She was a bit concerned because she had already done a fair amount of work for her design for this model and to switch models would mean having to do a lot of rework. It was still somewhat early in the challenge, but every second usually counts. She decided to do it.

    But not without making it very clear to the other designer and everybody else in hearing distance that she was going to be set back by doing this but she knew how important it was for an Asian designer doing something that is connected to his Asian heritage to be able to present it on an Asian model. It suddenly became all about her and the sacrifice she was making in order to help this victim of racism be able to see his race vision race with race model race race racism race.

    It was truly painful to watch. And needless to say, the other designers, many if not most this season not White, were not really happy with the display. They tried to tell her that she can say no. She’s done so much work. If it would be too much of a setback, then just say no. Everybody understands. Different models, different proportions, you only had so much budget to by fabric and you bought what you did based on the assumption that you would have enough to build a garment based upon the measurements of the model you were assigned and if you’ve already started cutting and piecing together, you may not be able to just take it apart and resew it back together as if it were a minor alteration.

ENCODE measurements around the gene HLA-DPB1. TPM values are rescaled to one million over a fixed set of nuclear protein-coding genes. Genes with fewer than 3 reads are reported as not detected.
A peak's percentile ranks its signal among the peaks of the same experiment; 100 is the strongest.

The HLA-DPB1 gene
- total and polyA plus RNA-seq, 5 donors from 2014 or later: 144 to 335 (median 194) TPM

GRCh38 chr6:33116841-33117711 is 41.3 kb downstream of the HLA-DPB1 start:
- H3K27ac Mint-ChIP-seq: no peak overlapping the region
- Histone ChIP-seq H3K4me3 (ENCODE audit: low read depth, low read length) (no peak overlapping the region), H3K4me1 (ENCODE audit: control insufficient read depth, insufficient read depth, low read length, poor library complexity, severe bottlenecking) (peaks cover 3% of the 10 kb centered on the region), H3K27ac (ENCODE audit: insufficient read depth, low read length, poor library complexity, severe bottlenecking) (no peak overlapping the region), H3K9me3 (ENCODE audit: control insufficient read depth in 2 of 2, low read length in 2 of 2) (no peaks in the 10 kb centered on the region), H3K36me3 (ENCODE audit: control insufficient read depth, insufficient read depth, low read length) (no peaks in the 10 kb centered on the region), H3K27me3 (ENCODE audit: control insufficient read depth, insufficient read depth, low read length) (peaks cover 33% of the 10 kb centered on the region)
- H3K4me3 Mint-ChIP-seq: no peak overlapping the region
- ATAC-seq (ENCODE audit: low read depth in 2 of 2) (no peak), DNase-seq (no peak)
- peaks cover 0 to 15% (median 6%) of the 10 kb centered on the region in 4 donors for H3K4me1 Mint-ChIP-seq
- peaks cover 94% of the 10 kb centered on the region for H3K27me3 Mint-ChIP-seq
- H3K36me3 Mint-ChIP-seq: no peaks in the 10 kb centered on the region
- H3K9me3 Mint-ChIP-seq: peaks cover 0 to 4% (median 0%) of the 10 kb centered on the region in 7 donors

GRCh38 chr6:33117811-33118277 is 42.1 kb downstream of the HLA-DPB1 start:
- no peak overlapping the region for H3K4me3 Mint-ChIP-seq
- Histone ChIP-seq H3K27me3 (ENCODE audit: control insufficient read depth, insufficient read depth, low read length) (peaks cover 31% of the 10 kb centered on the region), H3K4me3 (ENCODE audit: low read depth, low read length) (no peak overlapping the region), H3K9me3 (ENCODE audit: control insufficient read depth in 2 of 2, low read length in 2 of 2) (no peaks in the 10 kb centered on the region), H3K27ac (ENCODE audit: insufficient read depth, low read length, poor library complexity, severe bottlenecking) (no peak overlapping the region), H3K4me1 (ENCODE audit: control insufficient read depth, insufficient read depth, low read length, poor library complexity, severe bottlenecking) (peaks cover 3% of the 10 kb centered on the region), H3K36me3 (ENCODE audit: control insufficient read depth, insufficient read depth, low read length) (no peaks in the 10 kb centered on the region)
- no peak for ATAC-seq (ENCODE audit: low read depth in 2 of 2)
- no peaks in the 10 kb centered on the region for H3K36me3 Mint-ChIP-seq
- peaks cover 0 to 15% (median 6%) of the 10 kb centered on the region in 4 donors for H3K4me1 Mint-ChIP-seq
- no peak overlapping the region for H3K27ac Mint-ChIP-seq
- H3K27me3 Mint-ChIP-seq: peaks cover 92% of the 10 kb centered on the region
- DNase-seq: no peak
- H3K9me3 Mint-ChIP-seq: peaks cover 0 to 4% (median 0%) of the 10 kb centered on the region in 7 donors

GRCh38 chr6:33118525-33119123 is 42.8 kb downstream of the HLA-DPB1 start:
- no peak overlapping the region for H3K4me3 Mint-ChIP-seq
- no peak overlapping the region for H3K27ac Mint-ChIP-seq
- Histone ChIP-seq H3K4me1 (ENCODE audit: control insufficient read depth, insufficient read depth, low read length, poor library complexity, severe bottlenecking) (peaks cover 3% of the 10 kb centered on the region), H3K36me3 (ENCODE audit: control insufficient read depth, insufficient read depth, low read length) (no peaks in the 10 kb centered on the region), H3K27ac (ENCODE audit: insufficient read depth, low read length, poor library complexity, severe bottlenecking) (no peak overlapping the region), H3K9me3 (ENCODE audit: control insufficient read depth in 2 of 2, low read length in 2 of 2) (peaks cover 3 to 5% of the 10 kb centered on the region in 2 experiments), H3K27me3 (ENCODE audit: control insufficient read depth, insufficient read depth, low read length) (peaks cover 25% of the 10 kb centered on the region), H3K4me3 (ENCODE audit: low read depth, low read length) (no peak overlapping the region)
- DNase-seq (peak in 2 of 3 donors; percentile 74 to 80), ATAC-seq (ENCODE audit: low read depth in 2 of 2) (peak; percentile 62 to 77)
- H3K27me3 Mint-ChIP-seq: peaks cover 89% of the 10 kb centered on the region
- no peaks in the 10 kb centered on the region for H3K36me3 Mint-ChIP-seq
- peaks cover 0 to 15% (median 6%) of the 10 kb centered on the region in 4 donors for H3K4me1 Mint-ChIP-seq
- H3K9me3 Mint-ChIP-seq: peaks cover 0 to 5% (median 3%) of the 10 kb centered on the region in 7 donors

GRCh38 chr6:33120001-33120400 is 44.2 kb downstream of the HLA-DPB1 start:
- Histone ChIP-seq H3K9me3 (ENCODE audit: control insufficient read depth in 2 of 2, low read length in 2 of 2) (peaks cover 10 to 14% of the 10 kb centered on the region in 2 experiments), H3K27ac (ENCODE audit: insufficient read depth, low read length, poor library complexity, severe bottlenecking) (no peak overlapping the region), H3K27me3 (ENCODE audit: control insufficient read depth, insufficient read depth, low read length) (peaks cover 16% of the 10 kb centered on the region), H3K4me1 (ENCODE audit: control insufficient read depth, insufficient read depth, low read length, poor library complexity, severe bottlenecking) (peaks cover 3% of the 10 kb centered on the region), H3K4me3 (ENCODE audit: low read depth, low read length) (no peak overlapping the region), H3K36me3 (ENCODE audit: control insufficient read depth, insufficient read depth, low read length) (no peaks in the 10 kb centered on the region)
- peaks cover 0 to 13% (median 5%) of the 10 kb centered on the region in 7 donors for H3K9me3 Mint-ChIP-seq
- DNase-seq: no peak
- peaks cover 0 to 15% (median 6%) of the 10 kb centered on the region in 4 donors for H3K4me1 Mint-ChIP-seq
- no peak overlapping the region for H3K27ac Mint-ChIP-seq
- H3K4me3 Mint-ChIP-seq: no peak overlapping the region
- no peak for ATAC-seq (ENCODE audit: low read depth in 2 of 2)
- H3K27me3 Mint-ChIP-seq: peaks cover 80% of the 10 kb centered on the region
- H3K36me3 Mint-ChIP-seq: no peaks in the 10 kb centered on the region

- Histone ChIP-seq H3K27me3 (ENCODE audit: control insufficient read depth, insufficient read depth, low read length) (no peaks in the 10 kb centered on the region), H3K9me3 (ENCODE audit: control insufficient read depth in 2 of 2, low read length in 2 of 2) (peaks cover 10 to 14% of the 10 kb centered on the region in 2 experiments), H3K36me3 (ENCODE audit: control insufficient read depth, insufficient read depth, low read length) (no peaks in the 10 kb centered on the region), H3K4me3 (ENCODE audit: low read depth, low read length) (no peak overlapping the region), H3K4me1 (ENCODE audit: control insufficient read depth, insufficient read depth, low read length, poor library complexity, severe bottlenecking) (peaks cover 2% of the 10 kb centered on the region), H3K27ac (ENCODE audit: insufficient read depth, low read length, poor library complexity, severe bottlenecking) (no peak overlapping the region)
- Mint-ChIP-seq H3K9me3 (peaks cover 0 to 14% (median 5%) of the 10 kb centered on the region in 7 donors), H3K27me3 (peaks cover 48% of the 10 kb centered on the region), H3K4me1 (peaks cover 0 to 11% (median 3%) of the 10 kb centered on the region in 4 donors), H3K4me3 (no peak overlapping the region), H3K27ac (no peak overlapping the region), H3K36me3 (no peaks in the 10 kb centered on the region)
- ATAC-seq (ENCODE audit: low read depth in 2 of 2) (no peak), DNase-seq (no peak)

But if you’re going to say yes, then say yes and then SHUT UP. They have confessionals where you can talk about how you saw what had happened before with the other designer wanting to put her design on a Black model and how you wanted to continue that sentiment and let this other designer put his work on an Asian model, but there’s no need to make it a performance for everybody in the work room and lording it over the other designer about how woke and accommodating you are.

    It’s a bit like the “a little bit of knowledge is a dangerous thing.” And it’s also why nobody gets to say they aren’t racist. Quite often, you don’t realize the full effect of what it is that you’re doing and the implications for what it means. Yes, White people need to step up, pay attention to their actions, and actively work to do better in their dealings with other people, but that doesn’t mean we’ve “won.” It isn’t something that you can tell you’ve done right or even well for yourself because you cannot see all the effects of your actions in the moment.

    The confrontation in the work room was so bad that she ended up quitting the competition, which was probably a good thing all around.

  11. Walter Solomon says

    I thought he’d been conservative for years or, at best, a so-called concern trolls liberals and progressives.

  12. Walter Solomon says

    That should’ve been “concern troll of liberals and progressives.”

    I don’t know how well his book is selling but hopefully it will flop like Chris Christie’s has.

  13. Eric O says

    Intransitive (@8)